Despite the dominance of Windows, Linux is an excellent gaming platform. Developers are increasingly offering native Linux support. Major titles including Alien: Isolation are cross-platform compatible. Valve further promoted Linux gaming with its Linux-based SteamOS. Plus, the likes of The Linux Gamer on YouTube prove that gaming on Linux is far from an oxymoron.
On the contrary, Linux boasts support for 16-bit and 32-bit games, which remain difficult (if not impossible) to run on 64-bit Windows operating systems. This widespread compatibility is bolstered with gaming using Wine as well as the Wine front-end PlayOnLinux. Along with the rise of Linux gaming, there’s a proliferation of gamepad support in games.
Linux boasts several means to play old DOS and Windows games. This either comes via native support or from key mappers. But occasionally issues pop up. Game controllers not working on Linux? Try these tips.
When Your Game Controllers Don’t Work on Linux
It’s pretty simple to get your gamepads running in Linux. You may even use WiiCan to transform your WiiMote into a Linux game controller. But most Linux users know that hardware occasionally fails to function.
When making the foray into Linux gaming, here’s a bit of what you can and cannot expect. Although I do own a Windows 10 PC which I game on, I really enjoy the Linux gaming experience. Unlike Windows, Ubuntu and Wine plus the PlayOnLinux frontend allowed me to play that $0.25 copy of the 1997 Westworld Blade Runner PC game I found at a yard sale.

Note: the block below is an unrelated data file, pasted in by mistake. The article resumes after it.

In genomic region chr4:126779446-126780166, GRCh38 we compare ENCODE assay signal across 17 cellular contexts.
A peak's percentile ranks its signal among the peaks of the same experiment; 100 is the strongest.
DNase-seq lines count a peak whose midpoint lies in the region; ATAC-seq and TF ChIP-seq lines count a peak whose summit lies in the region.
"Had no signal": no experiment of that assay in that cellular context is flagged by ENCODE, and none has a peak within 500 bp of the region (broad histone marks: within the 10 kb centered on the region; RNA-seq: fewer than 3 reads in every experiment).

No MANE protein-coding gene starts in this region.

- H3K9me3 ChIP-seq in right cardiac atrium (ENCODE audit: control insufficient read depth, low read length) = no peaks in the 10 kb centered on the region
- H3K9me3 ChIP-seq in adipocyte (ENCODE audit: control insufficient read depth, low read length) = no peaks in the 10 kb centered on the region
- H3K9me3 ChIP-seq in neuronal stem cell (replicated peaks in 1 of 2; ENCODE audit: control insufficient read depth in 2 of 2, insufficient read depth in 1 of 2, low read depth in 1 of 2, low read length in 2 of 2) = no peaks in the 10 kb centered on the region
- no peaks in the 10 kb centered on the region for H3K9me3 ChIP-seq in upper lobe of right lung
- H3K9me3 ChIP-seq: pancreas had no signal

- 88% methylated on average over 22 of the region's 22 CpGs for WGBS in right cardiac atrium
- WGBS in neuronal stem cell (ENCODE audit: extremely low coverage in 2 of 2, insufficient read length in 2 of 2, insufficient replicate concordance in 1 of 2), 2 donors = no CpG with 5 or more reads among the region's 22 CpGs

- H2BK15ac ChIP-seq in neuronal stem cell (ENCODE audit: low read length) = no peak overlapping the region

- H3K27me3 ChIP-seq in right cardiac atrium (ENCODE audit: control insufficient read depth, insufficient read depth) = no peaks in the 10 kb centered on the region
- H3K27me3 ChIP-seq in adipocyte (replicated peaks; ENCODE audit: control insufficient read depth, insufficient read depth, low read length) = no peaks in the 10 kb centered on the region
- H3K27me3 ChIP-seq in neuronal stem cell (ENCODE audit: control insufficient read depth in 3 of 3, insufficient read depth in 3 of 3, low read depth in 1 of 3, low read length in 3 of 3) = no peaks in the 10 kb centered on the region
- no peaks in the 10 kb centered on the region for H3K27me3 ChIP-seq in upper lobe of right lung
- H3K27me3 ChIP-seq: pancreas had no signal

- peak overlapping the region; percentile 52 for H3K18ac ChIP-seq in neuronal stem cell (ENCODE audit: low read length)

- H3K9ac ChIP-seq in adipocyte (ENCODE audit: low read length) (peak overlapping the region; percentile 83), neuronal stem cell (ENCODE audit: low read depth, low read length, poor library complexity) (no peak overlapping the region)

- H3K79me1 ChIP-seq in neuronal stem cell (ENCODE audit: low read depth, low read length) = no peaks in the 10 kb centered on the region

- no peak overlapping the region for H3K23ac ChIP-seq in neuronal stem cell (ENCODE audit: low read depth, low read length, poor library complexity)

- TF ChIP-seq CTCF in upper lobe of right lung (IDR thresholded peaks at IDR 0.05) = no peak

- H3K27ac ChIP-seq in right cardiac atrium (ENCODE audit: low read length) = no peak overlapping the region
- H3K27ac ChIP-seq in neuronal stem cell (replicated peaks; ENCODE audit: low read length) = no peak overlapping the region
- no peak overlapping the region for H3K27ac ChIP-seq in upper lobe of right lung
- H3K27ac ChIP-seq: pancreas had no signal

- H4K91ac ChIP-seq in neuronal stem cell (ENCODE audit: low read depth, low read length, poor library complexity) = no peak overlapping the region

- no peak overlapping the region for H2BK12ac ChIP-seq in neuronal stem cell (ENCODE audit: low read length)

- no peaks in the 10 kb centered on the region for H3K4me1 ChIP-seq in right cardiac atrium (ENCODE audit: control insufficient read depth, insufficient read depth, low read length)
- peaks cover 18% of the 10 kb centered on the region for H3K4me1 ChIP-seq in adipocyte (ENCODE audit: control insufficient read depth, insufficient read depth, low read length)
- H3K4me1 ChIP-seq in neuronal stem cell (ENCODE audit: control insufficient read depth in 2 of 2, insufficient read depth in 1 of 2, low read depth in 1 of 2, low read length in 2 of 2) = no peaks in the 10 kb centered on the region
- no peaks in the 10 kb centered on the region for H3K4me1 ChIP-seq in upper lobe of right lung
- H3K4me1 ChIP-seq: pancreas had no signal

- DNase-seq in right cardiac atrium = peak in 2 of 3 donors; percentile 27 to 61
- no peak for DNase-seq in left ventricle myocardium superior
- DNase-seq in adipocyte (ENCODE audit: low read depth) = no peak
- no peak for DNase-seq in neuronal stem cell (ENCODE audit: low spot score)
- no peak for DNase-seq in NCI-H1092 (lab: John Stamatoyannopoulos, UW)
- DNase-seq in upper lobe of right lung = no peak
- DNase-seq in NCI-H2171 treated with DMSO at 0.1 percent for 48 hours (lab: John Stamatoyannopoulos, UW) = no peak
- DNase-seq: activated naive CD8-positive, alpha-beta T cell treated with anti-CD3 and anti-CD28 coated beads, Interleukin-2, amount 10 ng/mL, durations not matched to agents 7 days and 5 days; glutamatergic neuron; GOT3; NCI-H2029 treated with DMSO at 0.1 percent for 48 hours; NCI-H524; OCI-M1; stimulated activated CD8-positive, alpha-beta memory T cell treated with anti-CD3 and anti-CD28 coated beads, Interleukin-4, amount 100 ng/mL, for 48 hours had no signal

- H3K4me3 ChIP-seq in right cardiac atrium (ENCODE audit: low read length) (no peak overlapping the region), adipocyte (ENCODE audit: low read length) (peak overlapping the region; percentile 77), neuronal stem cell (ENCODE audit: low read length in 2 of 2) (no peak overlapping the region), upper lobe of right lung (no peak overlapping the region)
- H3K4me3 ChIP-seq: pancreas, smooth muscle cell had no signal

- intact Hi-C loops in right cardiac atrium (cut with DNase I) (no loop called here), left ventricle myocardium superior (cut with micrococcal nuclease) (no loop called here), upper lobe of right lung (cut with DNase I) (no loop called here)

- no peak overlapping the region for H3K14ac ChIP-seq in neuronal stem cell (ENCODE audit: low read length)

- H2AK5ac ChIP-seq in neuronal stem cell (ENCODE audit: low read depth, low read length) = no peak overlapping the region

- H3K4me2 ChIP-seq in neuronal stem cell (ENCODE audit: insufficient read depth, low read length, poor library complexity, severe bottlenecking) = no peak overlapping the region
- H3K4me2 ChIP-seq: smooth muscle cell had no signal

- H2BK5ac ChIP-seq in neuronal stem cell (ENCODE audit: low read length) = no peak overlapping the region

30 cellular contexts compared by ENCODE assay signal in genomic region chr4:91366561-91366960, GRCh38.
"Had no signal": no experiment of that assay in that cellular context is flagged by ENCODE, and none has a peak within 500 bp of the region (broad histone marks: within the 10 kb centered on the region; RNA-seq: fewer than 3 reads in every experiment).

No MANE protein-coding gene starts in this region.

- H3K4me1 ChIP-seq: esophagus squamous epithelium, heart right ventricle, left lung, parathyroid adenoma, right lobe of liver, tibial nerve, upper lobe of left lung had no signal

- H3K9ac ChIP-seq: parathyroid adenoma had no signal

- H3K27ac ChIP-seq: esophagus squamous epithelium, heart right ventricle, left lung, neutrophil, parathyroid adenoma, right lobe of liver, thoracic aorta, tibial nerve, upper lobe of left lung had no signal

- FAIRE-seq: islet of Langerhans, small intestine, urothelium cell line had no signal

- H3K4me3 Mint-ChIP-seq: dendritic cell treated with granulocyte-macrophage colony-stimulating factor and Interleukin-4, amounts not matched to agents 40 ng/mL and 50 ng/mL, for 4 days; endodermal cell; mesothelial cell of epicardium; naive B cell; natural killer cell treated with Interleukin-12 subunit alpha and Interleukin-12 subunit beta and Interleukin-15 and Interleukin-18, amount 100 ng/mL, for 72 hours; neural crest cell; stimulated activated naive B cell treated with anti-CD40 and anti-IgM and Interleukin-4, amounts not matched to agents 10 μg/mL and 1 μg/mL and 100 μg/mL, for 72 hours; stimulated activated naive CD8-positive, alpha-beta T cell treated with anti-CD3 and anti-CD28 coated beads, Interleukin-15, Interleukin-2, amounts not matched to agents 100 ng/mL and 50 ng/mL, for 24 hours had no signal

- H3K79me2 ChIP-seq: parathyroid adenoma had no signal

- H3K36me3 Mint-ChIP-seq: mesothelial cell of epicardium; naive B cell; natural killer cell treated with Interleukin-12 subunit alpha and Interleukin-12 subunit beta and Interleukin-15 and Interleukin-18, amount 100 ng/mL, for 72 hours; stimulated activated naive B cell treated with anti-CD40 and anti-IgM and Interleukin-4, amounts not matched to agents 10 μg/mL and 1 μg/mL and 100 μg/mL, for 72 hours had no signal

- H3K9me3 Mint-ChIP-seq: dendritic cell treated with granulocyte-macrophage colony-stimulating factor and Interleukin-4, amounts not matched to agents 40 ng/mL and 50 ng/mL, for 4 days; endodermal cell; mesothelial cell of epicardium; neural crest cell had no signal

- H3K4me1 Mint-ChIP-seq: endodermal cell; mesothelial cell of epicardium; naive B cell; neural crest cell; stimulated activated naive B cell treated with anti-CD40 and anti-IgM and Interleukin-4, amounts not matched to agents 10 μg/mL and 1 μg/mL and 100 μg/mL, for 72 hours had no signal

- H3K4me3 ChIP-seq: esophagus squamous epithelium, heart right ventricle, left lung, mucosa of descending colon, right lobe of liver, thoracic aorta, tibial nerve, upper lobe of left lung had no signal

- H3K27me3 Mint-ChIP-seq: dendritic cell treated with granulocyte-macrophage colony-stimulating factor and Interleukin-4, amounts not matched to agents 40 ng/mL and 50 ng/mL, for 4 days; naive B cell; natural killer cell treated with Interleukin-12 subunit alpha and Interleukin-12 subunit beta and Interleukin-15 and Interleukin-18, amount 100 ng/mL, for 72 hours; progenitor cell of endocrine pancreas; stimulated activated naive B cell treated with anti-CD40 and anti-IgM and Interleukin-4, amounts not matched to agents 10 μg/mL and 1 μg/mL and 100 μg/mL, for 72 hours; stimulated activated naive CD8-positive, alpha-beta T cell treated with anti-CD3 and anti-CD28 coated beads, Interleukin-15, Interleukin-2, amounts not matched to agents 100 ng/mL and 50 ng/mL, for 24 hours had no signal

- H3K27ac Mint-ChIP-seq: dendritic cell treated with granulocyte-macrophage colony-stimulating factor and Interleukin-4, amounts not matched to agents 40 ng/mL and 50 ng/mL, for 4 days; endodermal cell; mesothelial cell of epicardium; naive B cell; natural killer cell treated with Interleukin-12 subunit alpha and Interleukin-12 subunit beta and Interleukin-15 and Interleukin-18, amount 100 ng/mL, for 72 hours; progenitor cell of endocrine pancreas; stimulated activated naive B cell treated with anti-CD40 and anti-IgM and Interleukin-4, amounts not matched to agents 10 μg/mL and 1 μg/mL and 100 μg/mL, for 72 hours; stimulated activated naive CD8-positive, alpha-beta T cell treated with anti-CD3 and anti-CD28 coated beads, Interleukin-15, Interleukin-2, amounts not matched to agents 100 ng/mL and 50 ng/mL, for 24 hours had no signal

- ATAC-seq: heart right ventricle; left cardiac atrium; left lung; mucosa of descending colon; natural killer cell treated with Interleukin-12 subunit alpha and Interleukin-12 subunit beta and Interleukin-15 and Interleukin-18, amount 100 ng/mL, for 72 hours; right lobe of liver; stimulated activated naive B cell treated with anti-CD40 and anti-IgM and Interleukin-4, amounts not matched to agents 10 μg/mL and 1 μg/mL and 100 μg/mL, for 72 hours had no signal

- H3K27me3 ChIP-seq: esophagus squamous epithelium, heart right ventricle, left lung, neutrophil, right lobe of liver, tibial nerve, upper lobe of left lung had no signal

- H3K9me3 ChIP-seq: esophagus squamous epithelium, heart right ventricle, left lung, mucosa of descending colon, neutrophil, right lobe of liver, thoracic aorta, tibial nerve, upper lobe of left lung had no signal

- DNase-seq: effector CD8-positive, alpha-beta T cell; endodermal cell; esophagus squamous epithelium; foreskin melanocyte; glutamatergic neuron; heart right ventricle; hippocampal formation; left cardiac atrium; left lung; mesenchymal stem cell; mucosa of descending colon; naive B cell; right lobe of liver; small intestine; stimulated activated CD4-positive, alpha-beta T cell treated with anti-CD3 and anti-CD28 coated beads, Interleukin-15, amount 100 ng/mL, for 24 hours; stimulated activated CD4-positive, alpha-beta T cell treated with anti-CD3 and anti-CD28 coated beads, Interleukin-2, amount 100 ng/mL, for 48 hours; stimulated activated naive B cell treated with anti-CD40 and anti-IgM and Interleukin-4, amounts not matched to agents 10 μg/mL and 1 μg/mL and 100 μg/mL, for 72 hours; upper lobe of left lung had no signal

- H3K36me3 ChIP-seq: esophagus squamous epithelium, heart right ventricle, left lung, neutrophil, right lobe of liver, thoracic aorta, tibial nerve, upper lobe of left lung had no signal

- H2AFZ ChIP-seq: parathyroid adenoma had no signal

1. Troubleshooting 101
If your game controllers are not working in Linux, it’s often a driver issue. But before opening up the terminal, try a few basic troubleshooting steps. By basic troubleshooting, I mean let’s go through the gamepad equivalent of “unplug your router and plug it back in.” Using a wireless gamepad? Check that your controller or battery is charged. Also, ensure that your game controller is connected.
If it’s a Bluetooth gamepad, confirm that Bluetooth is enabled, and your pad is synced. Or if you’re using a Bluetooth dongle, ensure that it’s plugged in. For wired gamepads, make sure the USB cable is securely plugged in. Provided all is in order with these basic first checks, proceed to the more complex troubleshooting. Using the Debian-based RetroPie, my wireless Xbox 360 controller kept flashing. I tried driver fixes and toiled for about 30 minutes before realizing it was simply dying batteries. Learn from my mistakes and try a few simple fixes first.
2. Check for Bluetooth
Troubleshooting 101 calls for checking the easy fixes first. If you’re using a Bluetooth gamepad, check whether Bluetooth is installed. Because most desktops and laptops include Bluetooth built-in, you should simply ensure it’s enabled. But you can check if Bluetooth installed.
If you’re using a USB Bluetooth radio, open a terminal and run:
Then to install Bluetooth, enter the following in a command line:
sudo apt-get install Bluetooth
Once installation is complete, check if Bluetooth is running:
If it’s not running, open a terminal and enter:
Sorting Bluetooth issues can be time consuming. If you’re planning a big gaming session, perhaps with friends, make sure you’ve got Bluetooth running before they arrive!
3. Use the Xbox 360 Driver
Although many gamepads are available, the Xbox 360 controller is among the most popular. It’s compatible with both PC and Xbox 360 consoles. Additionally, you can use your Xbox 360 controller with Raspberry Pi devices running RetroPie or RecalBox.